The 10 most important things one should learn and do whilst on Pitcairn
Visit Nola and Reynold Warren
Whilst visiting Pitcairn Island we recommend that you check in with Nola and Reynold Warren and make a time to visit with them.
Their home is located past the Square, opposite and above the lane which takes you down to the cemetery.
We often refer to them as the last of the traditional Pitcairner’s. Their home is open and comfortable and the last of the early Pitcairn dwellings. The weather boards are the originals - made from the Tapu tree, milled many generations ago. Likewise, the floor bearers are from the ‘Laata’ tree, both primary building timbers of years ago.
When you visit, you’re likely to find Reynold out the front whittling away on his latest carving. To this day all his work is done by hand. From the log to the finished piece, no electric equipment is used. Although it may take him days, even weeks to complete a carving his preferred tools are an axe, carving knife and a piece of broken glass - its edge used to smooth the finished article. Given he is the last of the island’s traditional carvers, his work is considered collectable in the art world.
Nola will be just inside the door on her favourite weaving couch. Nola still harvests and cuts the thatch by hand, despite the ‘Paioori’ fronds sharp serrated edge. After many days of drying in the sun, its boiled, re-dried and then died with her favourite colours.
On her couch, Nola will be weaving the prepared thatch around a ‘Block’, its length and breadth ultimately determining the baskets final size. Her still nimble hands working in clockwork, with a precision and fluidity that could have only have come from years and years of working with the fine strands.
Nola is full of Pitcairn history which she will gladly share with you. Whether it’s genealogy, the origins of place names, a long lost recipe or simply how to make bread, Nola will guide you through a remarkable past, one which they still live to this day.
Nola and Reynold love to have visitors and will do everything to ensure you’re welcomed. Nola always has fresh baking on the ready, ‘sweeten biscuits’, ‘bread sticks’ or freshly baked bread straight out from her wood fired stone oven. The kettle will be on the boil.
Darrin, Zara and Brandon were keen to spend the day with Nola and Reynold.
Yep, Reynold was out front putting the finishing touches to a wooden turtle, when the trio arrived.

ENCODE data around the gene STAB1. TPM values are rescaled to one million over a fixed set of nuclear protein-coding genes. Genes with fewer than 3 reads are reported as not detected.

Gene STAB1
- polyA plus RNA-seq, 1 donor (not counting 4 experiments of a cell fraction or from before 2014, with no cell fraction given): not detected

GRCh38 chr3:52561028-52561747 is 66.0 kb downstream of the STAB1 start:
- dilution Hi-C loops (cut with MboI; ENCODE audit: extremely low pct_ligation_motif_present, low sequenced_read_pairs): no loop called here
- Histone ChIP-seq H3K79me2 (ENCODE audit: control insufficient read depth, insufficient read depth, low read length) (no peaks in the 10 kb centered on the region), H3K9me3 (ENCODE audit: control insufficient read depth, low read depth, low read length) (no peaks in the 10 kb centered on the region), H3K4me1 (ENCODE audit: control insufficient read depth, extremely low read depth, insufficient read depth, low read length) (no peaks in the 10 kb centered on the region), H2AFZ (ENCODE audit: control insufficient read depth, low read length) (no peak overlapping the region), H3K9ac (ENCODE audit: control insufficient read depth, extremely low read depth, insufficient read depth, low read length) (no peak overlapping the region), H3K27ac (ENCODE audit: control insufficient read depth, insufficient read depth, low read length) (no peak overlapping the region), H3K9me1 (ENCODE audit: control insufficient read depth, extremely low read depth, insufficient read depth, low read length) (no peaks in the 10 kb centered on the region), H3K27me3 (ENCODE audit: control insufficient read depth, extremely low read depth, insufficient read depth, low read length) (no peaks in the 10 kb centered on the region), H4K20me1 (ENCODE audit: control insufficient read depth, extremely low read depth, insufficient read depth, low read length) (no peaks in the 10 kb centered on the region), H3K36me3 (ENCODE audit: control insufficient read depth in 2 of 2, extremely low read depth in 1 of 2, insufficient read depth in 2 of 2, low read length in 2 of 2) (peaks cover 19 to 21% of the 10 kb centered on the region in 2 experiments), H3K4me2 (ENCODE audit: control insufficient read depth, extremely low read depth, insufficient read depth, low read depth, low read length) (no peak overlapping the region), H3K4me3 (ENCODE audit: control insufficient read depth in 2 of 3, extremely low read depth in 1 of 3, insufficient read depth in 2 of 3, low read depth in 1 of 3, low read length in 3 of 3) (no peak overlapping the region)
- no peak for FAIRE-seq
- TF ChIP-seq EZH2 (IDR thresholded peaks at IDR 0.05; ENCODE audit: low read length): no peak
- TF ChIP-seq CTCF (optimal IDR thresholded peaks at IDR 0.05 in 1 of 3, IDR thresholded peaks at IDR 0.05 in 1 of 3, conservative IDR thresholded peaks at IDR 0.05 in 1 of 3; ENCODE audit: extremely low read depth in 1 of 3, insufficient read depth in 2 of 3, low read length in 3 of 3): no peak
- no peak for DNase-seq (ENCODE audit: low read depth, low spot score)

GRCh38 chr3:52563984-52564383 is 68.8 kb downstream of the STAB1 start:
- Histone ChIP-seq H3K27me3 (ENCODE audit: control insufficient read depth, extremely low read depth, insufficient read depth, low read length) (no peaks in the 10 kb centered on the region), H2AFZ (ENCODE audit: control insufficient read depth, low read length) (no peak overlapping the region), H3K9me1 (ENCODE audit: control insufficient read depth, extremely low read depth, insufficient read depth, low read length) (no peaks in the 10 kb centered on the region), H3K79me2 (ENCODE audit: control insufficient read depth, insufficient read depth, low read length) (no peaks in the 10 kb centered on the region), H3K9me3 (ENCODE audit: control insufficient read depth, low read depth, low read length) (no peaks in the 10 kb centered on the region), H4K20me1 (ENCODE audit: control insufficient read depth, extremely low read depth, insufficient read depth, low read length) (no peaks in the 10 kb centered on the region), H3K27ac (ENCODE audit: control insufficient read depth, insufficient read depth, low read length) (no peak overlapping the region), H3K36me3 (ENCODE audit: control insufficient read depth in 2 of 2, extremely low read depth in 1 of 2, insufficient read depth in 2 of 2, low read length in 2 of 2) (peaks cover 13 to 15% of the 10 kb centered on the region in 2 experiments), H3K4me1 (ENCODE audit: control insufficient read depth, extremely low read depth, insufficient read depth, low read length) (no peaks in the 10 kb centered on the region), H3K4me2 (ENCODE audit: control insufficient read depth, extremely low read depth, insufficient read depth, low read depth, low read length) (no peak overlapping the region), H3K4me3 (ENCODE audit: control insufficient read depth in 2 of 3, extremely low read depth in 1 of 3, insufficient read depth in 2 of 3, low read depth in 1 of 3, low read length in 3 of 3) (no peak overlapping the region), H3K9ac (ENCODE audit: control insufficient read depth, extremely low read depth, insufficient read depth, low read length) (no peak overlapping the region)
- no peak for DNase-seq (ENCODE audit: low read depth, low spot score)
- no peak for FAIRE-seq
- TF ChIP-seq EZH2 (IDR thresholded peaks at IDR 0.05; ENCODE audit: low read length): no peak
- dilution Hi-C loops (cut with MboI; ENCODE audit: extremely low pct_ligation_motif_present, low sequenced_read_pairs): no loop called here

Proudly he describes to Darrin and Brandon the various methods he employs turning a limb of a Miro tree into a unique piece.
Reynold can even tell you when and where he cut the piece of timber from the tree.
…“Henderson Island, 1957”, with assurance he calmly states.
“Crickey, this newly carved turtles older than me” says Darrin.
Meanwhile Zara had wandered inside and made herself comfortable alongside Nola.
In true fashion, Nola filled the dining room table with her baking and everyone must first eat and drink before being taken on a journey through time.
Breadsticks, pineapple buns, sweeten biscuits, freshly baked bread adorn the table.
Nola shows off her ‘Bolt’, an open top fire place where she still to this day, cooks food and boils water.
Alongside is her ‘Stone Oven’. Everyone agrees the best bread in the world comes out of a Pitcairn stone oven.
Everyone’s pretty full when Reynold decides to head out into his garden.
Wandering down a meandering path, he eagerly shows off some of his favourite plants. One in particular is the coffee tree. He points out a stand, laden with beans that are close to ripening.
The variety is ‘Arabica’, one of the best beans in the world. The green bean will turn bright red once fully ripe. At that point it’s picked and naturally dried using the sun.
Further along the track under the cover of roofing iron is Reynold’s old wooden canoe.
Although he hasn’t used it for many years it’s still in very good condition.
He jokingly asks the boys if they would like to try and re-launch her.
Brandon spies an unusual flower.
Reynold’s not sure exactly what it is. However, he explains it’s been on his land since he was a kid.
Meanwhile Reynold shows off a very old variety of white grape.
“Every year it never fails to fruit, and big bunches too” Reynold proudly explains.
Next is his ‘Copper’. A large ‘copper’ bowl holding water, which is supported above the ground by rocks or in later years atop a 44 gallon drum, under which a fire is lit. It was once the means for heating water for cooking, washing and bathing.
Heading back inside, Brandon couldn’t resist helping himself to a bunch of sugar sweet, ripe bananas.
So what had Nola and Zara been up to whilst the boys were outside?
Under the close guidance of the master weaver, Zara had produced a traditional Pitcairn Island hand woven, hand painted fan.